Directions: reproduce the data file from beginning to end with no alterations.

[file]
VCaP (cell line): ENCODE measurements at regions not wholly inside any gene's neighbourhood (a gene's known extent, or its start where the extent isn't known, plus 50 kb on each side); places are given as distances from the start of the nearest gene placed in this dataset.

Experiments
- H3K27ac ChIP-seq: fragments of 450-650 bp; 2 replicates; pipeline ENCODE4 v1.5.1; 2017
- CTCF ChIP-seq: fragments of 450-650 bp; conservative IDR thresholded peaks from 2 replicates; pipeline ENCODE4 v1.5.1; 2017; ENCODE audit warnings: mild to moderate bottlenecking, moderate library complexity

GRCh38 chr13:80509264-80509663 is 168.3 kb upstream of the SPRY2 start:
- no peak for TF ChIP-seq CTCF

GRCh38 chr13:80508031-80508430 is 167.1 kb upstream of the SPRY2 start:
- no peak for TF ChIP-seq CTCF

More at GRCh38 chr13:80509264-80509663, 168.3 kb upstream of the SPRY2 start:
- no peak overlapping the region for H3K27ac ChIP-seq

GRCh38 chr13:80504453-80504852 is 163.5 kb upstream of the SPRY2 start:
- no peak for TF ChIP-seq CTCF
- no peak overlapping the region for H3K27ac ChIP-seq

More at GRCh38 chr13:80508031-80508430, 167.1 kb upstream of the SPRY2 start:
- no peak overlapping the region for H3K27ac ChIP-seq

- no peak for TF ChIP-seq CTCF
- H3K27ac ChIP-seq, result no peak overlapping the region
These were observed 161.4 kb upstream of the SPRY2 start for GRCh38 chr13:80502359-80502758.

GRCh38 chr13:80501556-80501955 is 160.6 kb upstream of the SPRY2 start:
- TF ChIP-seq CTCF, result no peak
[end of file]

VCaP (cell line): ENCODE measurements at regions not wholly inside any gene's neighbourhood (a gene's known extent, or its start where the extent isn't known, plus 50 kb on each side); places are given as distances from the start of the nearest gene placed in this dataset.

Experiments
- H3K27ac ChIP-seq: fragments of 450-650 bp; 2 replicates; pipeline ENCODE4 v1.5.1; 2017
- CTCF ChIP-seq: fragments of 450-650 bp; conservative IDR thresholded peaks from 2 replicates; pipeline ENCODE4 v1.5.1; 2017; ENCODE audit warnings: mild to moderate bottlenecking, moderate library complexity

GRCh38 chr13:80509264-80509663 is 168.3 kb upstream of the SPRY2 start:
- no peak for TF ChIP-seq CTCF

GRCh38 chr13:80508031-80508430 is 167.1 kb upstream of the SPRY2 start:
- no peak for TF ChIP-seq CTCF

More at GRCh38 chr13:80509264-80509663, 168.3 kb upstream of the SPRY2 start:
- no peak overlapping the region for H3K27ac ChIP-seq

GRCh38 chr13:80504453-80504852 is 163.5 kb upstream of the SPRY2 start:
- no peak for TF ChIP-seq CTCF
- no peak overlapping the region for H3K27ac ChIP-seq

More at GRCh38 chr13:80508031-80508430, 167.1 kb upstream of the SPRY2 start:
- no peak overlapping the region for H3K27ac ChIP-seq

- no peak for TF ChIP-seq CTCF
- H3K27ac ChIP-seq, result no peak overlapping the region
These were observed 161.4 kb upstream of the SPRY2 start for GRCh38 chr13:80502359-80502758.

GRCh38 chr13:80501556-80501955 is 160.6 kb upstream of the SPRY2 start:
- TF ChIP-seq CTCF, result no peak